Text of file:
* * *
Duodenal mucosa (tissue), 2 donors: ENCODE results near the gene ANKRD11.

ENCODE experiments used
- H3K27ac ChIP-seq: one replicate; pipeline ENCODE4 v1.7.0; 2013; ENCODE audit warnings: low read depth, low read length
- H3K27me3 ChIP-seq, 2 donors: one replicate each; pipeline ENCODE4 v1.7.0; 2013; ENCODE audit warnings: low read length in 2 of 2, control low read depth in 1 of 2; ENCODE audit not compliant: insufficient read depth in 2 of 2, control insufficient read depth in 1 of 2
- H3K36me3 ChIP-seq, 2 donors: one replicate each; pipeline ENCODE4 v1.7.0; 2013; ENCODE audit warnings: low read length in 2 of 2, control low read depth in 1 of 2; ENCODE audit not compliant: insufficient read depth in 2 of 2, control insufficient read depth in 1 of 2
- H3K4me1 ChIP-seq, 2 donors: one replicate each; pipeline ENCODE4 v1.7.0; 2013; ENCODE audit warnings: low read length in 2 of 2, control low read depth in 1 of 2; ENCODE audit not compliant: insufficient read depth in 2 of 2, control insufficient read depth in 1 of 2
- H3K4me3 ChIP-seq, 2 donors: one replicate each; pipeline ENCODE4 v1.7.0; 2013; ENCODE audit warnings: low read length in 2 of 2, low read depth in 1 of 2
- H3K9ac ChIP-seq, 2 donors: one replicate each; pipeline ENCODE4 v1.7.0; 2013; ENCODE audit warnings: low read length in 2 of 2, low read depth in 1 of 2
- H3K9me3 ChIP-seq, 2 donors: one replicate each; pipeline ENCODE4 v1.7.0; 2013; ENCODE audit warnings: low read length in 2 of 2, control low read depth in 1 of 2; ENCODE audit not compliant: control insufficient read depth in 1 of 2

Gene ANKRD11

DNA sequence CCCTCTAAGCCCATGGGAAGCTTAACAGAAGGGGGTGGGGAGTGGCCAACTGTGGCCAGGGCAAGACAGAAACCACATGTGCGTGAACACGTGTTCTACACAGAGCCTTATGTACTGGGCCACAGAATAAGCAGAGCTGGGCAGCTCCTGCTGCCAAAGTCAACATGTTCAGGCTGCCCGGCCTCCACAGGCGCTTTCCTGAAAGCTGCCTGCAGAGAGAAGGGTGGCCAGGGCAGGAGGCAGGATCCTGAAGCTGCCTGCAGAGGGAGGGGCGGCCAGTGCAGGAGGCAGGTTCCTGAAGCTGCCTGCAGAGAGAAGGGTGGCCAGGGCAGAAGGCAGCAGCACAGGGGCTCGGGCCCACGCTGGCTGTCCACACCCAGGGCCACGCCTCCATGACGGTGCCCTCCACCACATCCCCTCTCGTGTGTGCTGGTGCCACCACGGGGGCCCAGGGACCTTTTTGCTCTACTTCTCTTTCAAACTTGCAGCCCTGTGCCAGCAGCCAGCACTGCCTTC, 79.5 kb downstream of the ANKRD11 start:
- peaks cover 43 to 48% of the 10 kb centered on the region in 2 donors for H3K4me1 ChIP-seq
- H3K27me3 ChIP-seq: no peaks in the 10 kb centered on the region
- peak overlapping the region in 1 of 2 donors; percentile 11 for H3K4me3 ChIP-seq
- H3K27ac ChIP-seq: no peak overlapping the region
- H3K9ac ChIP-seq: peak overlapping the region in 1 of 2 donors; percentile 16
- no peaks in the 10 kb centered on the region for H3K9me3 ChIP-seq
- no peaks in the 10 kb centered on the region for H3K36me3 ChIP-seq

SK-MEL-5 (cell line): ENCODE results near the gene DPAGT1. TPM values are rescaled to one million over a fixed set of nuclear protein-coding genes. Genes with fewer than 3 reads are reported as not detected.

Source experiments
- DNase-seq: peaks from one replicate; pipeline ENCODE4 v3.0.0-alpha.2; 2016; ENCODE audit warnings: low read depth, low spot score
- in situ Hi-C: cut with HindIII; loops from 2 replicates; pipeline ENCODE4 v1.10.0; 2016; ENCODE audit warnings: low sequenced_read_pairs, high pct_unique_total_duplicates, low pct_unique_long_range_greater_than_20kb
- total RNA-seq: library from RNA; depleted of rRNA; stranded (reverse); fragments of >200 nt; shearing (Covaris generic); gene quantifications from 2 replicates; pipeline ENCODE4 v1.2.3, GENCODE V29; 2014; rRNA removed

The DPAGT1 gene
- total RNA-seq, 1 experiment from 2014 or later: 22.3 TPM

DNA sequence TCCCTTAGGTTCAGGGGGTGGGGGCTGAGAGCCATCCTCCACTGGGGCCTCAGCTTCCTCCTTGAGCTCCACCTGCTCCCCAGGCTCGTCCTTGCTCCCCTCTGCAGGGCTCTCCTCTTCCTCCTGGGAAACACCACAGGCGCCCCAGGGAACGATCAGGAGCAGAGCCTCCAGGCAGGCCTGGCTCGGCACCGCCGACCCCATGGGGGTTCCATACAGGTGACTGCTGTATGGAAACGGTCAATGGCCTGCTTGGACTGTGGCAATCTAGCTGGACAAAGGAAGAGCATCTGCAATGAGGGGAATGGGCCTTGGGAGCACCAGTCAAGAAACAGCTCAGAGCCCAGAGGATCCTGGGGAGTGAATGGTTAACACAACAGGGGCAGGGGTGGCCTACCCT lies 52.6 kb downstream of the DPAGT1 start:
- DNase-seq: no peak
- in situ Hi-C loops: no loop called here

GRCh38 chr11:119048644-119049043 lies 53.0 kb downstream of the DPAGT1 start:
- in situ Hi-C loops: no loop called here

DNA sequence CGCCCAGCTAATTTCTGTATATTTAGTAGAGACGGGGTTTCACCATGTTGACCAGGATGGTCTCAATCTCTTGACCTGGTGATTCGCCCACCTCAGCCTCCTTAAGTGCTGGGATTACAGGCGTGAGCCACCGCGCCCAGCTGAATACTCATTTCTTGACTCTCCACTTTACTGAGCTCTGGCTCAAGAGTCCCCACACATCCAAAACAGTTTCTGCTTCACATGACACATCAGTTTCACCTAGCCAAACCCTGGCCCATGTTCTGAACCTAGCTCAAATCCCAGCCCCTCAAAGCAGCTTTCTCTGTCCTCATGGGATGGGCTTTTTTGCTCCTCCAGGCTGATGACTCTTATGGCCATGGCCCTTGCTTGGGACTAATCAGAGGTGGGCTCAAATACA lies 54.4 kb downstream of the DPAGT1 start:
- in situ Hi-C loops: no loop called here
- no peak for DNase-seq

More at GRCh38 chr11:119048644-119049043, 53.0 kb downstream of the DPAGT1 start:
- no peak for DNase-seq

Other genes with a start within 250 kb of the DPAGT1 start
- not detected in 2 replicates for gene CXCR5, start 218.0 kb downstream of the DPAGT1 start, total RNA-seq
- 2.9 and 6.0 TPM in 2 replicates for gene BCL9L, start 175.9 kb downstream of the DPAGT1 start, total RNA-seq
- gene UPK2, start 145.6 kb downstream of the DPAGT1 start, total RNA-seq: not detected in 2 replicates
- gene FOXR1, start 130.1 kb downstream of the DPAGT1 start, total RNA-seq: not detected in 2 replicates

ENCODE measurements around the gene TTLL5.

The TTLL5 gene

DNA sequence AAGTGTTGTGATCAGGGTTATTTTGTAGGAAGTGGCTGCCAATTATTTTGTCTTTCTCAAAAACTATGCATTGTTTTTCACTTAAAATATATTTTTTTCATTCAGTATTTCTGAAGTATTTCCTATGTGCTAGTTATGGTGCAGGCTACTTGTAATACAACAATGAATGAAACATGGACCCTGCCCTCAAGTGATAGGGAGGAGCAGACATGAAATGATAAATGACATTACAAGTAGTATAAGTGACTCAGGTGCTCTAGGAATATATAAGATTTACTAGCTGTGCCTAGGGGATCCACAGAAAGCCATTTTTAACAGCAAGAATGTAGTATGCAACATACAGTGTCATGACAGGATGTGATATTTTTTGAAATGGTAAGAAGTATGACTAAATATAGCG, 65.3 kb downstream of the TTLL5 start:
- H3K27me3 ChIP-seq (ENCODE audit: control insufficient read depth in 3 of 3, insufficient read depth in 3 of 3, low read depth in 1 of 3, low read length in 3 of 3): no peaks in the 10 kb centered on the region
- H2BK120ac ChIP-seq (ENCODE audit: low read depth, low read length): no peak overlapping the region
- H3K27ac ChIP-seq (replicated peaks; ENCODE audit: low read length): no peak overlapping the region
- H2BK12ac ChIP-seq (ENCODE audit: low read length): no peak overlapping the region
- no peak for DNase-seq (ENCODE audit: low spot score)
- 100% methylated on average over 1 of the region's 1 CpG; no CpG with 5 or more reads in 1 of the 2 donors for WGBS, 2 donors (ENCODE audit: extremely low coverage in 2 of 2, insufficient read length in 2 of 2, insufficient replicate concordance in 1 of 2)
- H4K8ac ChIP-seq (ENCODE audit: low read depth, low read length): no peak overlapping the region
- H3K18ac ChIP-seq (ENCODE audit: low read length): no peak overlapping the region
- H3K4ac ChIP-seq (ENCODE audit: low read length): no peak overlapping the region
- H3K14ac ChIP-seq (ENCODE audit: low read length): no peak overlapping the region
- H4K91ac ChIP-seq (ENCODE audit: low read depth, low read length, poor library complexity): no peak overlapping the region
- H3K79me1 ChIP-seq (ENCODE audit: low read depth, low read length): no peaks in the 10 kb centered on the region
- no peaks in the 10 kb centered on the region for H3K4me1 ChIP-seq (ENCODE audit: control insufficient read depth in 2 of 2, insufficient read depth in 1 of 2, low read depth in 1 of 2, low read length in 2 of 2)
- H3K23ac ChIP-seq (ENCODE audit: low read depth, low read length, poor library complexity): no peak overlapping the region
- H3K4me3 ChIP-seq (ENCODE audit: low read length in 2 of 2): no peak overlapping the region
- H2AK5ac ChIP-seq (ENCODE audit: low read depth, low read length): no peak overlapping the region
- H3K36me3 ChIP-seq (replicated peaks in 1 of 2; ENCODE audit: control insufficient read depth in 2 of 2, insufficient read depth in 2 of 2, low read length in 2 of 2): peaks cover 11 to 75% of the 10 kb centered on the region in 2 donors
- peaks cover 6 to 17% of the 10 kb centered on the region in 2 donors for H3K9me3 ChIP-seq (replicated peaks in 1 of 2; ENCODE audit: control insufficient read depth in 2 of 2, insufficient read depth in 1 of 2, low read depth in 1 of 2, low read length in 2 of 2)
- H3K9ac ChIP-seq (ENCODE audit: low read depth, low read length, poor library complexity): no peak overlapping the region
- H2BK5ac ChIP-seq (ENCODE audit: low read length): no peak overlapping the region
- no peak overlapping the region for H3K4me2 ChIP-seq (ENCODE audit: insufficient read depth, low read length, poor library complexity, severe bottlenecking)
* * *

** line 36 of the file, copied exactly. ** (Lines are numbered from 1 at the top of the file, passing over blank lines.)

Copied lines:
Other genes with a start within 250 kb of the DPAGT1 start